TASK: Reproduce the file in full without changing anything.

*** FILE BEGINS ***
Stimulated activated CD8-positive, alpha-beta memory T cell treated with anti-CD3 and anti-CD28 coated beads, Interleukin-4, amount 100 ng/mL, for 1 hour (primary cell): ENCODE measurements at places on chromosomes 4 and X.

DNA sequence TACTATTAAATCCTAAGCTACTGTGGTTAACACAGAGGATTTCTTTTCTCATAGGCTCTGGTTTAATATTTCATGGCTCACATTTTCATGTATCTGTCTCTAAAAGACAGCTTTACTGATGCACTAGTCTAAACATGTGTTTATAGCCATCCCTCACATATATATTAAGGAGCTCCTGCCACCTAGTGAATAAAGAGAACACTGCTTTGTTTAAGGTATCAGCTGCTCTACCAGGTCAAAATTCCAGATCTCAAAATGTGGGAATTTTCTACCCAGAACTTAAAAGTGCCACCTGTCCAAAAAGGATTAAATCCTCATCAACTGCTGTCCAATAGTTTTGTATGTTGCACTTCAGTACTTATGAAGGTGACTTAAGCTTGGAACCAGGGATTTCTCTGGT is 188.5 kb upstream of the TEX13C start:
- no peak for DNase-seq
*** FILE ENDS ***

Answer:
Stimulated activated CD8-positive, alpha-beta memory T cell treated with anti-CD3 and anti-CD28 coated beads, Interleukin-4, amount 100 ng/mL, for 1 hour (primary cell): ENCODE measurements at places on chromosomes 4 and X.

DNA sequence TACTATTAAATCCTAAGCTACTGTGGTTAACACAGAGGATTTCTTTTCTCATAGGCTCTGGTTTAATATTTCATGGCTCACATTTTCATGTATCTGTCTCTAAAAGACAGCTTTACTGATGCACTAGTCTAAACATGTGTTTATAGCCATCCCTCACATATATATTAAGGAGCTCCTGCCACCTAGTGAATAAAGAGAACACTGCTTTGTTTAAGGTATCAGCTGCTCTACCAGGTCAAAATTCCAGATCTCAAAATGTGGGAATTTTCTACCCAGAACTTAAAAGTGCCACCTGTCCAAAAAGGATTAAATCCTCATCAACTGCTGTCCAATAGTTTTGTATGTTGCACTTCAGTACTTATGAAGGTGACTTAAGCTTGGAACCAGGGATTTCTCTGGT is 188.5 kb upstream of the TEX13C start:
- no peak for DNase-seq